National Institute of Health (NIH)
Institute
National Institute of Allergy and Infectious Diseases (NIAID)
Type
Research Project (R01)
Project #
5R01AI069358-05
Application #
8225374
Study Section
Hypersensitivity, Autoimmune, and Immune-mediated Diseases Study Section (HAI)
Program Officer
Esch, Thomas R
Project Start
2008-03-01
Project End
2014-02-28
Budget Start
2012-03-01
Budget End
2014-02-28
Support Year
5
Fiscal Year
2012
Total Cost
$399,391
Indirect Cost
$154,366
Name
Bloodcenter of Wisconsin, Inc.
Department
Type
DUNS #
057163172
City
Milwaukee
State
WI
Country
United States
Zip Code
53233
Ray, Avijit; Dittel, Bonnie N (2015) Interrelatedness between dysbiosis in the gut microbiota due to immunodeficiency and disease penetrance of colitis. Immunology 146:359-68
Ray, Avijit; Yuan, Cheng-Yin; Miller, Nichole M et al. (2015) 2B4 Is Dispensable for T-Dependent B Cell Immune Responses, but Its Deficiency Leads to Enhanced T-Independent Responses Due to an Increase in Peritoneal Cavity B1b Cells. PLoS One 10:e0137314
Wang, L; Ray, A; Jiang, X et al. (2015) T regulatory cells and B cells cooperate to form a regulatory loop that maintains gut homeostasis and suppresses dextran sulfate sodium-induced colitis. Mucosal Immunol 8:1297-312
Zhang, Hao; Ray, Avijit; Miller, Nichole M et al. (2015) Inhibition of Myeloperoxidase at the Peak of Experimental Autoimmune Encephalomyelitis Restores Blood-Brain-Barrier Integrity and Ameliorates Disease Severity. J Neurochem :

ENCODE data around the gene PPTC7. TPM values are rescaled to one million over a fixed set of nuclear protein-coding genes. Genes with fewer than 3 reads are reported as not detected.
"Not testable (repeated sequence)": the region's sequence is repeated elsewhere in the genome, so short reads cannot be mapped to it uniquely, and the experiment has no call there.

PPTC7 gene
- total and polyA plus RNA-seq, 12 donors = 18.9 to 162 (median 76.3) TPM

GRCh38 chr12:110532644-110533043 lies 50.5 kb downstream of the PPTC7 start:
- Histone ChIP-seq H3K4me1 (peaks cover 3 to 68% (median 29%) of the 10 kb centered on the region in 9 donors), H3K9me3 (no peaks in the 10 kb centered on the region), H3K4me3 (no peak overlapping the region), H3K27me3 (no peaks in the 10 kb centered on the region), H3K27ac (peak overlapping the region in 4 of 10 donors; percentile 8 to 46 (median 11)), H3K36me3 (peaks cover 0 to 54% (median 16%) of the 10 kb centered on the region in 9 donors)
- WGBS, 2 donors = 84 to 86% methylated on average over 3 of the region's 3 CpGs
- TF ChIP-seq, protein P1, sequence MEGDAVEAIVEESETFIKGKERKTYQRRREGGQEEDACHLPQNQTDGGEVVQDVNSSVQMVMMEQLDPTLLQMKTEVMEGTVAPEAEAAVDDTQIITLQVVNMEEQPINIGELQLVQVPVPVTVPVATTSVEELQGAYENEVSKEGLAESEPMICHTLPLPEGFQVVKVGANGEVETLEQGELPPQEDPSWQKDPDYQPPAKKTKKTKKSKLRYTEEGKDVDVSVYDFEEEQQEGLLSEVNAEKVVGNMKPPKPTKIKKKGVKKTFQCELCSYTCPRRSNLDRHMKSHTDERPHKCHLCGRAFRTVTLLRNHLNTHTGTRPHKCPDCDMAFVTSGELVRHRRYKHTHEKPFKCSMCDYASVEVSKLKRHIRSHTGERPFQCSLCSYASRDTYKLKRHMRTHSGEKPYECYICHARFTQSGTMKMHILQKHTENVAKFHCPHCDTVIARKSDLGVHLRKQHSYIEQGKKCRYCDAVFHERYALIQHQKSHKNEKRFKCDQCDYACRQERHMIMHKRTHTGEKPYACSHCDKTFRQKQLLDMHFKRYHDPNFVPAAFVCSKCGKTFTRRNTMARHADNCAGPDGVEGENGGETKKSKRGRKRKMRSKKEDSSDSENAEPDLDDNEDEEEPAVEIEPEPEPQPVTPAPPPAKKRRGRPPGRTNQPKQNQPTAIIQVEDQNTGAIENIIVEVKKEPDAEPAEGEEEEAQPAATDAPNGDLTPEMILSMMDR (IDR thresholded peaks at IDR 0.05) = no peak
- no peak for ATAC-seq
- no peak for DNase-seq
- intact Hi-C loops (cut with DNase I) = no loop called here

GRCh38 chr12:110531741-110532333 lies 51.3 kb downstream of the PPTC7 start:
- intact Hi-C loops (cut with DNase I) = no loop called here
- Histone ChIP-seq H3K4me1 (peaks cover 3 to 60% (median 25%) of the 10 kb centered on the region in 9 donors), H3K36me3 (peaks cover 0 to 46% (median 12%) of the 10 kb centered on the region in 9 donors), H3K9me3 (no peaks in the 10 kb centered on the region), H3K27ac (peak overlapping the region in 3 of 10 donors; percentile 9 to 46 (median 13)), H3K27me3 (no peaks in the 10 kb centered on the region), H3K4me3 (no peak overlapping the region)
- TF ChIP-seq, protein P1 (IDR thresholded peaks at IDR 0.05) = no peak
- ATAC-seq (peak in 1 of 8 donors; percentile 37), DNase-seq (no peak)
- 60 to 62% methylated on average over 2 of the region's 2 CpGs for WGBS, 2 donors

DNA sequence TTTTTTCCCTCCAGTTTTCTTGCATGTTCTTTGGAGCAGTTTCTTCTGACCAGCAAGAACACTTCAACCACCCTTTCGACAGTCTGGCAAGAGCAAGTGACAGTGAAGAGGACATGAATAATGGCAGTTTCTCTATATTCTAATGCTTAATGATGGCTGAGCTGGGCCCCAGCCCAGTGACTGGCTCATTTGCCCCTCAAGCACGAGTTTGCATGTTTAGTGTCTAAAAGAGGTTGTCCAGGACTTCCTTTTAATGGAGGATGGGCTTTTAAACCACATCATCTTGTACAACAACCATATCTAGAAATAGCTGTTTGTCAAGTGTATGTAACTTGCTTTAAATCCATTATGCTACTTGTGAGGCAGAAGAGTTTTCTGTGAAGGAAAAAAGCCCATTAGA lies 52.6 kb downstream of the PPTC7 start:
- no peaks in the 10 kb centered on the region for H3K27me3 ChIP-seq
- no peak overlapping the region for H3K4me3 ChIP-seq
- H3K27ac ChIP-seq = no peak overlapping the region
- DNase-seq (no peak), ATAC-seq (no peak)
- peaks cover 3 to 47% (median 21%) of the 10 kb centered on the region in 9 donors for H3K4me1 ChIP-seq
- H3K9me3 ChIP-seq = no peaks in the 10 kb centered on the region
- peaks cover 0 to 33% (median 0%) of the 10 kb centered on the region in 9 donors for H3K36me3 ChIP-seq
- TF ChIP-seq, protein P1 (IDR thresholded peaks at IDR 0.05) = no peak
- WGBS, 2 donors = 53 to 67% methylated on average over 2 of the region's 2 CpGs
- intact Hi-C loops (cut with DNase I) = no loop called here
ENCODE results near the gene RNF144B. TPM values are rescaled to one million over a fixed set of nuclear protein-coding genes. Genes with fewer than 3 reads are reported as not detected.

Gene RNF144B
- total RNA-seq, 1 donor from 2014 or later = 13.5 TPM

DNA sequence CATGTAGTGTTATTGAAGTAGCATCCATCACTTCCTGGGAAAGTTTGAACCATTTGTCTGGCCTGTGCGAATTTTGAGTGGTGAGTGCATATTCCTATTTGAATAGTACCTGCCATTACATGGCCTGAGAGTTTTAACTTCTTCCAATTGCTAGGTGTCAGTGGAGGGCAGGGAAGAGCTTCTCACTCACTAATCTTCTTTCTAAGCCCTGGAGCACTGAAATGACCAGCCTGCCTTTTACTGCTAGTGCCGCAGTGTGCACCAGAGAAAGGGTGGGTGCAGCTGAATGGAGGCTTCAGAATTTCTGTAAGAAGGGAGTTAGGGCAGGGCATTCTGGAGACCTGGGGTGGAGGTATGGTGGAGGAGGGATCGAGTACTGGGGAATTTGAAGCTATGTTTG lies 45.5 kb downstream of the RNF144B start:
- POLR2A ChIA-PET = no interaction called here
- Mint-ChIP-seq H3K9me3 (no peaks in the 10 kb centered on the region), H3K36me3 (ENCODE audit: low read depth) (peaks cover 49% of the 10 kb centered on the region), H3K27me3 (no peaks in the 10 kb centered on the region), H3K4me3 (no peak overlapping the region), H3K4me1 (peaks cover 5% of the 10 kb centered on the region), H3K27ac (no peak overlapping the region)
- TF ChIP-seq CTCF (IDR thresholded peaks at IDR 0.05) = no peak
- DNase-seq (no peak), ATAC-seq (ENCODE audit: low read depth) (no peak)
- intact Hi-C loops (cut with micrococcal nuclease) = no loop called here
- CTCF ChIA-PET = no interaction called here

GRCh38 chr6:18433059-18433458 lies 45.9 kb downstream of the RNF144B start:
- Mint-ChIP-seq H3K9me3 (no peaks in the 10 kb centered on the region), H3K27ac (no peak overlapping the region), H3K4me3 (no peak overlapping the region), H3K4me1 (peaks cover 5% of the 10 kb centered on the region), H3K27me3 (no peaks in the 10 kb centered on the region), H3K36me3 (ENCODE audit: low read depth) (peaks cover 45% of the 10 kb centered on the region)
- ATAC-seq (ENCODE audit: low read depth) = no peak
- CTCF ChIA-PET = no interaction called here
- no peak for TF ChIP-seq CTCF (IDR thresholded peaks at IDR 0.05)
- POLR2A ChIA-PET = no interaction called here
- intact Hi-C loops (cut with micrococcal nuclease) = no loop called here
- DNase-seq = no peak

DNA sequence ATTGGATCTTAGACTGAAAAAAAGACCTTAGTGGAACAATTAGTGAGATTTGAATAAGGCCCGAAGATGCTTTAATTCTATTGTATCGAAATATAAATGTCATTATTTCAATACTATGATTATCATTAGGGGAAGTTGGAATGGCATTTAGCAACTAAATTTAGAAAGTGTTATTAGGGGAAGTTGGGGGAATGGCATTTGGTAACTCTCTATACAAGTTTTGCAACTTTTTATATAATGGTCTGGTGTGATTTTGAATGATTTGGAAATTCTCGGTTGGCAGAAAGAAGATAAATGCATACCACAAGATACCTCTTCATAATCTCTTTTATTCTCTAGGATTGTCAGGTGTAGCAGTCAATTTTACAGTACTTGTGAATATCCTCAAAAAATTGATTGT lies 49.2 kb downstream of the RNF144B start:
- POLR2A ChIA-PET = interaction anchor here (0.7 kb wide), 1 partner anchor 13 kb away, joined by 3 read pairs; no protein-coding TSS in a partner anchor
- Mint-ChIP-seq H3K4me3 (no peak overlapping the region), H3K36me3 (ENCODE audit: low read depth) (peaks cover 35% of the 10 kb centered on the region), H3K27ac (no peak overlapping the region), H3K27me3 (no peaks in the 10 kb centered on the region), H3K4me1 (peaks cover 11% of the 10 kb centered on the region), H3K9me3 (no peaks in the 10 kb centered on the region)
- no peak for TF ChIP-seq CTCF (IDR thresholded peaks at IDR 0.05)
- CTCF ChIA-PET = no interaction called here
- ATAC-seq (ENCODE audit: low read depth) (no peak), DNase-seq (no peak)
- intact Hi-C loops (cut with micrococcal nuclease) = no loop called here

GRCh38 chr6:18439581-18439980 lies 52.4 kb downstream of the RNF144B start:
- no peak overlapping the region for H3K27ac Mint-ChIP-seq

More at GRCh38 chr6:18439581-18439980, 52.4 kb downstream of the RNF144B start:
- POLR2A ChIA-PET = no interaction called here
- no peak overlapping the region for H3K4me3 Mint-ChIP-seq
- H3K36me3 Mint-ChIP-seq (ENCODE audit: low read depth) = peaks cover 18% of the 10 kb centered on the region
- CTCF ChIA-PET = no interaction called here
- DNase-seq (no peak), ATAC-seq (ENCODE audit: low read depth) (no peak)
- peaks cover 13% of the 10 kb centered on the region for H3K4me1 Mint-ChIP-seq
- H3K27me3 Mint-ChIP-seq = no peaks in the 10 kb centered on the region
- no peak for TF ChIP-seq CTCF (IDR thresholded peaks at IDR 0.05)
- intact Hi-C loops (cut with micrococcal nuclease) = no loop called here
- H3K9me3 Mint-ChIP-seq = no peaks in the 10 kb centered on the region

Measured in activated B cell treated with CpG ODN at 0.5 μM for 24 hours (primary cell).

Ray, Avijit; Basu, Sreemanti; Gharaibeh, Raad Z et al. (2015) Gut Microbial Dysbiosis Due to Helicobacter Drives an Increase in Marginal Zone B Cells in the Absence of IL-10 Signaling in Macrophages. J Immunol 195:3071-85
Malfitano, Anna Maria; Basu, Sreemanti; Maresz, Katarzyna et al. (2014) What we know and do not know about the cannabinoid receptor 2 (CB2). Semin Immunol 26:369-79
Ray, Avijit; Basu, Sreemanti; Miller, Nichole M et al. (2014) An increase in tolerogenic dendritic cell and natural regulatory T cell numbers during experimental autoimmune encephalomyelitis in Rras-/- mice results in attenuated disease. J Immunol 192:5109-17
Basu, Sreemanti; Ray, Avijit; Dittel, Bonnie N (2013) Differential representation of B cell subsets in mixed bone marrow chimera mice due to expression of allelic variants of CD45 (CD45.1/CD45.2). J Immunol Methods 396:163-7
Mann, Monica K; Ray, Avijit; Basu, Sreemanti et al. (2012) Pathogenic and regulatory roles for B cells in experimental autoimmune encephalomyelitis. Autoimmunity 45:388-99
Ray, Avijit; Basu, Sreemanti; Williams, Calvin B et al. (2012) A novel IL-10-independent regulatory role for B cells in suppressing autoimmunity by maintenance of regulatory T cells via GITR ligand. J Immunol 188:3188-98